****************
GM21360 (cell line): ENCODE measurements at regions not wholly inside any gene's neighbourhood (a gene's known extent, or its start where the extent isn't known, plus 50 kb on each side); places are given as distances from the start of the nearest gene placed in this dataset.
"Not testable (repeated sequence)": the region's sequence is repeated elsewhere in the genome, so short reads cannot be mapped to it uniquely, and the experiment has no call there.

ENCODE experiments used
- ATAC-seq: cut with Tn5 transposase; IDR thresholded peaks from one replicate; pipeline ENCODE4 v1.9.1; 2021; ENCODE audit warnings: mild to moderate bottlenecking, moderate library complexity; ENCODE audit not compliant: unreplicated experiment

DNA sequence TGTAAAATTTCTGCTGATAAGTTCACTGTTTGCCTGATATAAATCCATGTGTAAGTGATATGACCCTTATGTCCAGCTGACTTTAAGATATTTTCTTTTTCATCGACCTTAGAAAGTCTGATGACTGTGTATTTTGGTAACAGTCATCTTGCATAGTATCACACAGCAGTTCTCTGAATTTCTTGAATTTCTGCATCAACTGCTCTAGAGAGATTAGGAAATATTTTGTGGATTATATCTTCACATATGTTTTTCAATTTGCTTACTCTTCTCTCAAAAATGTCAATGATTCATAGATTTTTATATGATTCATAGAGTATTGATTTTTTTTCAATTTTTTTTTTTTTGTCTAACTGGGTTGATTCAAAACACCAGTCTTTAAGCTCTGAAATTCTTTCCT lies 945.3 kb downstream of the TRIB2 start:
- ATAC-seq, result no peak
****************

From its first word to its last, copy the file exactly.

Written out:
GM21360 (cell line): ENCODE measurements at regions not wholly inside any gene's neighbourhood (a gene's known extent, or its start where the extent isn't known, plus 50 kb on each side); places are given as distances from the start of the nearest gene placed in this dataset.
"Not testable (repeated sequence)": the region's sequence is repeated elsewhere in the genome, so short reads cannot be mapped to it uniquely, and the experiment has no call there.

ENCODE experiments used
- ATAC-seq: cut with Tn5 transposase; IDR thresholded peaks from one replicate; pipeline ENCODE4 v1.9.1; 2021; ENCODE audit warnings: mild to moderate bottlenecking, moderate library complexity; ENCODE audit not compliant: unreplicated experiment

DNA sequence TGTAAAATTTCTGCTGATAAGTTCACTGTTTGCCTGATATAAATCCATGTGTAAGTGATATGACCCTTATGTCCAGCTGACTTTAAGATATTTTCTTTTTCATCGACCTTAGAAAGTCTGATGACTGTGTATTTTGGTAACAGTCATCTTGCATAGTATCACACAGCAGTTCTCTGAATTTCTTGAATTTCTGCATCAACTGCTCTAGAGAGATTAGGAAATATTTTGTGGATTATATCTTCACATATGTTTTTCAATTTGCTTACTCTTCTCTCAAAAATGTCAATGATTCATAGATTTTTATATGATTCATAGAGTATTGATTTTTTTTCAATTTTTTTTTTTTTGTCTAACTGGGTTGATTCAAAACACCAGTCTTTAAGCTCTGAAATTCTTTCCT lies 945.3 kb downstream of the TRIB2 start:
- ATAC-seq, result no peak